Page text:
2. 19.2.2. log4j Installation and Configuration
        1. 19.2.2.1. log4j Configuration
        2. 19.2.2.2. Using a Simple Properties File
        3. 19.2.2.3. Using log4j Programmatically
        4. 19.2.2.4. Using an XML Configuration File
      3. 19.2.3. A Tutorial Introduction to log4j
      4. 19.2.4. More log4j Recipes
        1. 19.2.4.1. Logging from a Web Application
        2. 19.2.4.2. Logging to the Console
        3. 19.2.4.3. Logging to a File
        4. 19.2.4.4. Logging to Multiple Destinations
        5. 19.2.4.5. Rolling Log Files by Size
        6. 19.2.4.6. Rolling Log File by Date
        7. 19.2.4.7. Separating Log Messages by Level
        8. 19.2.4.8. Enabling Logging for Specific Packages or Classes in the Application
        9. 19.2.4.9. Custom Formatting of Log Messages
        10. 19.2.4.10. Logging Messages as HTML
        11. 19.2.4.11. E-mail Log Messages
        12. 19.2.4.12. Logging to the NT Event Log
        13. 19.2.4.13. Adding Additional Context Information Using Nested Diagnostic Context
        14. 19.2.4.14. View or Query Log Files
      5. 19.2.5. log4j Performance Tips
    3. 19.3. JULI
      1. 19.3.1. Java Logging Architecture
        1. 19.3.1.1. Logger
        2. 19.3.1.2. Handler
        3. 19.3.1.3. Level
        4. 19.3.1.4. Filter
        5. 19.3.1.5. Formatter
      2. 19.3.2. A Tutorial Introduction to JULI
    4. 19.4. Log Files Analysis
    5. 19.5. Summary
  24. 20. Performance Testing
    1. 20.1. Performance Concepts
      1. 20.1.1. What to Measure
      2. 20.1.2. Scalability and Performance
      3. 20.1.3. Understanding the User's Perspective
      4. 20.1.4. Measuring Performance
    2. 20.2. JMeter
      1. 20.2.1. Installing and Running JMeter
      2. 20.2.2. Making and Understanding Test Plans with JMeter
      3. 20.2.3. JMeter Features
        1. 20.2.3.1. Timer
        2. 20.2.3.2. Listener
          1. 20.2.3.2.1. Visualization Listeners
          2. 20.2.3.2.2. Data Listeners
          3. 20.2.3.2.3. Assertion Results
        3. 20.2.3.3. Logic Controller
          1. 20.2.3.3.1. Interleave Controller
          2. 20.2.3.3.2. Switch Controller
          3. 20.2.3.3.3. Simple Controller
          4. 20.2.3.3.4. Loop Controller
          5. 20.2.3.3.5. If Controller
          6. 20.2.3.3.6. While Controller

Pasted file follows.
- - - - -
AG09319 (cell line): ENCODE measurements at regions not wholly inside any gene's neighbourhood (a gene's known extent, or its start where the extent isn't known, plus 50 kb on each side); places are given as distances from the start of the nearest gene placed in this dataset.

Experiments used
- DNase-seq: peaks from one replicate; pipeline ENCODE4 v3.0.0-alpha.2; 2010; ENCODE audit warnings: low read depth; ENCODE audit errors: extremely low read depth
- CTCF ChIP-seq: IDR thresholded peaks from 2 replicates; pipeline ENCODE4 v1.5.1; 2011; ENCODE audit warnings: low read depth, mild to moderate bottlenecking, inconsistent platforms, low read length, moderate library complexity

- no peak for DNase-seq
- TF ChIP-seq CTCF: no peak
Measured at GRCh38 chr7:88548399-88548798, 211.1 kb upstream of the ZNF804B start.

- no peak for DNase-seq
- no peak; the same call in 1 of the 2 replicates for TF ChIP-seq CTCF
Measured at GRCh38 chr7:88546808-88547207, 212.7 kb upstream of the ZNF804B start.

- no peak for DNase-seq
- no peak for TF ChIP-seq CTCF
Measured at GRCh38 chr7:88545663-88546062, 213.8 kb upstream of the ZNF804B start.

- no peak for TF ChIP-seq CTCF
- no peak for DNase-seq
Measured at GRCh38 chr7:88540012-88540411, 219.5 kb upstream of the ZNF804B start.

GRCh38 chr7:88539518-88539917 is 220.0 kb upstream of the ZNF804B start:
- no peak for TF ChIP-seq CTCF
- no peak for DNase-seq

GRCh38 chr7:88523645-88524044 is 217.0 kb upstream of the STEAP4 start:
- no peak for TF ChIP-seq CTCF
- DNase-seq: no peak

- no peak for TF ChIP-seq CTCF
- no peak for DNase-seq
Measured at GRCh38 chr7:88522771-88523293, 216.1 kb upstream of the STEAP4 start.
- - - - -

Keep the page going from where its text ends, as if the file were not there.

7. 20.2.3.3.7. Module Controller
          8. 20.2.3.3.8. Once Only Controller
          9. 20.2.3.3.9. Random Controller
          10. 20.2.3.3.10. Throughput Controller
          11. 20.2.3.3.11. Recording Controller
        4. 20.2.3.4. Sampler
        5. 20.2.3.5. Config Elements
          1. 20.2.3.5.1. HTTP Header Manager
          2. 20.2.3.5.2. HTTP Authorization Manager
          3. 20.2.3.5.3. HTTP Cookie Manager
          4. 20.2.3.5.4. HTTP Request Defaults
        6. 20.2.3.6. Assertions
        7. 20.2.3.7. HTTP Proxy Server
      4. 20.2.4. Distributed Load Testing
      5. 20.2.5. Interpreting Test Results
        1. 20.2.5.1. Setting Goals and Testing Them
        2. 20.2.5.2. Establishing Scalability Limitations
        3. 20.2.5.3. Further Analysis
    3. 20.3. Alternatives to JMeter
    4. 20.4. What to Do After Performance Testing
    5. 20.5. Summary
  25. 21. Performance Tuning
    1. 21.1. Performance Tuning Best Practices
      1. 21.1.1. Step 1: Set Up a Test Bed
      2. 21.1.2. Step 2: Test Performance and Identify the Baseline
      3. 21.1.3. Step 3: Diagnose Performance Bottlenecks
    2. 21.2. Diagnosing Tomcat Performance Issues
    3. 21.3. Tomcat Performance Tuning Tips
      1. 21.3.1. Tuning the JVM Parameters
        1. 21.3.1.1. Considering the Server VM
        2. 21.3.1.2. Optimizing Memory Allocation
        3. 21.3.1.3. Choosing a Different Vendor's JVM
      2. 21.3.2. Precompiling JSPs
      3. 21.3.3. Tuning Tomcat Configuration
        1. 21.3.3.1. Adjusting Connector Settings
        2. 21.3.3.2. The New High-Performance Connectors
          1. 21.3.3.2.1. APR Connectors
          2. 21.3.3.2.2. Tuning APR Connectors
          3. 21.3.3.2.3. NIO Connectors
          4. 21.3.3.2.4. Tuning NIO Connectors
        3. 21.3.3.3. Adjusting JSP Settings
          1. 21.3.3.3.1. Turning Off JSP Reload and JSP Development Mode
          2. 21.3.3.3.2. Turning On Custom Tags Pooling
          3. 21.3.3.3.3. Tuning JSP Tag Body Pooling
        4. 21.3.3.4. Turning Off Web Application Auto-Deploy and Reloading
      4. 21.3.4. Using Web Servers for Static Content, When Appropriate
    4. 21.4. Summary
  26. A. Tomcat and IDEs
    1. A.1. Eclipse
      1. A.1.1. Debugging a Remote Web Application in Eclipse
      2. A.1.2. Deploying and Debugging Local Web Applications Using the Sysdeo Tomcat Plugin
      3. A.1.3. Deploying and Debugging Web Applications Using the Web Tools Platform
      4. A.1.4. Managing Web Application Deployment Using Apache Ant and Eclipse
    2. A.2. NetBeans
      1. A.2.1. Debugging a Remote Web Application in NetBeans
      2. A.2.2. Debugging a Web Application Inside NetBeans
    3. A.3. Summary
  27. B. Apache Ant
    1. B.1. Installing Ant
    2. B.2. Introduction to Ant
      1. B.2.1. More Command-Line Options
    3. B.3. Ant Recipes
      1. B.3.1. Building Web Applications with Ant
      2. B.3.2. Compiling JSPs
      3. B.3.3. Reusable Ant Scripts Using Property Files and Command-Line Parameters
        1. B.3.3.1. Reusable Scripts for Different Operating Systems (Linux/Unix, Windows)
        2. B.3.3.2. Reusable Scripts for Different Environments: Development, QA, Staging, and Production Systems
      4. B.3.4. Build Logs
      5. B.3.5. Build Notifications via E-mail
      6. B.3.6. Ant and Source Control Systems
      7. B.3.7. Automated Testing
    4. B.4. Continuous Integration
    5. B.5. Ant Task Reference
    6. B.6. Summary